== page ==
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How (and why) to do a home inventory

Spending so much time at home has inspired many of us to binge shows like Tidying Up with Marie Kondo and The Home Edit and get control over the clutter. While you’re in an organizing mindset—or even if you’re happily ignoring your piles of stuff—the start of a new year is the perfect time to take a home inventory.

Why a home inventory?
Consumer Reports (CR) says, “The process takes a few hours, but it has long-lasting benefits.” Not only could it help you discover things you thought you’d lost or that you don’t need, a home inventory can help you recover from an emergency.

Sure, there’s renters or homeowners insurance—but making a claim is a different story. Could you remember and tell your adjuster about everything you own if your house was hit by a natural disaster or fire? Or how about if a thief broke in and ransacked your house?

Having a list or visual record of your possessions, “can make a big difference in how much your homeowners insurance will pay, thus how well you’ll recover financially” according to CR. Forbes agrees. The publication says having a home inventory can “speed up your insurance claim because you won’t spend time trying to make an inventory” and could “maximize your claim payment because you won’t forget any of your belongings.”

Now that you know how important an inventory is, here’s how to get started and what to do:

Grab your smartphone or camera
CR says creating a home inventory can be as “as simple as standing in the middle of each room and taking a 360-degree video.” Take photos or video of the biggest and most valuable things—appliances, furniture, rugs, jewelry, collectables, etc. Then start opening doors, drawers, and cabinets and take photos there too.

Another approach? The Insurance Information Institute says you could start with your newest things first, and then work on your older things.

There are apps for that
Another idea is to use a home inventory app. Some insurance companies offer their own, and you’ll find many in app stores—some for free, and some not. Also, don’t forget that some apps may be free but may then require in-app purchases so do your homework before getting started.

There are also templates for that
Microsoft Office has a home inventory Excel template available, and a quick Googling will get you a variety of free printable home inventory sheets if you prefer pen and paper.

Descriptions are important
If you’re using your smartphone, feel free to narrate as you take videos. Read off serial numbers, makes, and models as you record—or make sure you photograph that information. The goal is to describe each item briefly, but the exception to the rule is clothing. The Insurance Information Institute says that for most clothes, you can just count them. List the number of pairs of pants, shoes, or shirts you own, but if there’s something particularly valuable, make note of it.

Got receipts?
Receipts are a great addition to make descriptions more complete. Both CR and Forbes recommend taking photos of receipts for goods when you have them. They offer helpful details including proof of the purchase date and price.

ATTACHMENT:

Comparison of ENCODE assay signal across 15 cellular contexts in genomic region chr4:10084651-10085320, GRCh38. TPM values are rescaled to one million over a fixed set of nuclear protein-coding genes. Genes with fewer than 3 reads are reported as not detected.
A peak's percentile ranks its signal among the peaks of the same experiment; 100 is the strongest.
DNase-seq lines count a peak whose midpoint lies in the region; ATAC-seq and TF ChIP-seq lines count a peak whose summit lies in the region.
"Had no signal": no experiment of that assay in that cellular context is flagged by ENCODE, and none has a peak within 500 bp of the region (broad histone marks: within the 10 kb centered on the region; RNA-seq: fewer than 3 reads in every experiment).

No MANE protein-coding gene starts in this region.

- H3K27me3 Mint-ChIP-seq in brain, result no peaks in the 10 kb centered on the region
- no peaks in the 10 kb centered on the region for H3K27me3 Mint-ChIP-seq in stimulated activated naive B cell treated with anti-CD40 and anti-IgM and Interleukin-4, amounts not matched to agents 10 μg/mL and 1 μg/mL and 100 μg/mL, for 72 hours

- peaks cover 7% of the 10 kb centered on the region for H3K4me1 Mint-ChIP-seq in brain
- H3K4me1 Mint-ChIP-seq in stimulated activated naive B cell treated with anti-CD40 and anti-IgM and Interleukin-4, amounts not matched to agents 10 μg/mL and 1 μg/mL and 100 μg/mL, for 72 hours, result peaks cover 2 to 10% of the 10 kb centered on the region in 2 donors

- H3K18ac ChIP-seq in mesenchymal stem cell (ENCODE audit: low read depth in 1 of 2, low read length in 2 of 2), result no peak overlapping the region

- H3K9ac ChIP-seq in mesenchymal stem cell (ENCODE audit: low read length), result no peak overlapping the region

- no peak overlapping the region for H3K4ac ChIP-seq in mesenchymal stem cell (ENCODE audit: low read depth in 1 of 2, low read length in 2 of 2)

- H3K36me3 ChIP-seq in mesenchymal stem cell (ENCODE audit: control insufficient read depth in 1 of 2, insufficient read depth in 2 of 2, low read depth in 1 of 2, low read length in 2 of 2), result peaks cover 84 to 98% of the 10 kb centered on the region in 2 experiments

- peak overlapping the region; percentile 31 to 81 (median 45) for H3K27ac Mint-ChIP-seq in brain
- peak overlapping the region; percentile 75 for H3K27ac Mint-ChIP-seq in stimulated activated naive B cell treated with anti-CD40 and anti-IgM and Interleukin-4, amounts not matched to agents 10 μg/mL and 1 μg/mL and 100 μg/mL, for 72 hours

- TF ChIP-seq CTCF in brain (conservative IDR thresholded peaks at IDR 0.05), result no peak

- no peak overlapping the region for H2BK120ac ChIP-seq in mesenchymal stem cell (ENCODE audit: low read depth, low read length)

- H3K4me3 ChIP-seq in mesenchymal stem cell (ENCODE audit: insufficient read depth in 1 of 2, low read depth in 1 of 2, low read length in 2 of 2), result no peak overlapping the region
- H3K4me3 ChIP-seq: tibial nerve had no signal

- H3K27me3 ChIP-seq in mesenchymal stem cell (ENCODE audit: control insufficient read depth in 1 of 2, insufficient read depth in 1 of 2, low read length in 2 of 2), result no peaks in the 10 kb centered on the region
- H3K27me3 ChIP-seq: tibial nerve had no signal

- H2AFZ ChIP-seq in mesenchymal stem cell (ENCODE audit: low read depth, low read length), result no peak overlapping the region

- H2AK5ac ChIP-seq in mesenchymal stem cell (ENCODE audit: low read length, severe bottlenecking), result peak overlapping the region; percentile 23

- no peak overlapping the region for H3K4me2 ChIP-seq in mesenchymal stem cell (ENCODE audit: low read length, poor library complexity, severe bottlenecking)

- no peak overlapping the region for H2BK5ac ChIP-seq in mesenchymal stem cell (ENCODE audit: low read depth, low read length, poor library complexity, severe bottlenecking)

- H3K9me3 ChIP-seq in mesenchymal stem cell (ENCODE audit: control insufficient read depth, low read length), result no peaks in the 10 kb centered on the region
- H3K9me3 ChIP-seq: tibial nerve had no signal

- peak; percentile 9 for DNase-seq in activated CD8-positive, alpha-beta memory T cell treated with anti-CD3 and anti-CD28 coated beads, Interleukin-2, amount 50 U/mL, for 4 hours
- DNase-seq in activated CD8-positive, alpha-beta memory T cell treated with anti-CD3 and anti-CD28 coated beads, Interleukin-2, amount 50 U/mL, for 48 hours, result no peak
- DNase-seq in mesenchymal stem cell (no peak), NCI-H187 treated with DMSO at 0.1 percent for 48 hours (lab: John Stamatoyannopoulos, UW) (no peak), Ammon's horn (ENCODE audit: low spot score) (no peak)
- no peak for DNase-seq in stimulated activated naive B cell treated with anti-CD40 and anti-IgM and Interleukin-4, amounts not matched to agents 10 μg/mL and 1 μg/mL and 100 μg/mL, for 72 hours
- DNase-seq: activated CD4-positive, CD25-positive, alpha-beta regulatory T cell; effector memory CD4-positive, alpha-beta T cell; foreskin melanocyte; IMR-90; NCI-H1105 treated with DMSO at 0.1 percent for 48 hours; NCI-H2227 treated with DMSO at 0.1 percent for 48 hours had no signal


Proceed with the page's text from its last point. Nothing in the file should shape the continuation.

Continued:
Don’t store it at home
Having a home inventory is useless if it is destroyed along with your home in a disaster situation, or if it only lives on a device that ends up stolen in a burglary. Store a copy of your inventory in a cloud service (hot tip/shameless plug: TDS offers the convenient, and automatic, Backup Online as a helpful additional service) or save a copy on a disk or thumb drive and store it in a lockbox or someone else’s house.

Remember to log items in off-site storage
If you have things in a storage unit, make sure you include those in your inventory too!

Repeat
Refresh your inventory every year—and, in the meantime, be sure to log any new items when you bring them home.

Don’t sweat the small stuff
CR offers these wise words: “…don’t sweat the small stuff too much. An insurance adjuster is likely to create a ‘bulk estimate’ for those things—for example, $200 for everything in your utility closet”.

Take a deep breath
Once you start, you might start to get overwhelmed by the process, but just stop and take a deep breath. Remember that an any information is better than none and it doesn’t have to be perfect to be helpful.

 

 

About Missy Kellor

Missy works on the Corporate Communications team and reports stories to TDS employees and customers. This is right up her alley because she’s an extrovert and also a big fan of research (really, she’ll look up just about anything that strikes her interest). Missy is a native of Madison, Wis. with an undergraduate in Anthropology and a master’s degree in Life Sciences Journalism from the University of Wisconsin-Madison. Her interest in the Internet as a mass media shaped her work towards a PhD in Journalism and Mass Communications. She’s also worked as an editorial assistant, copywriter, and production artist. In her off hours, Missy is a crafter, Pinterest addict, reader, wife, and mom of two kids.
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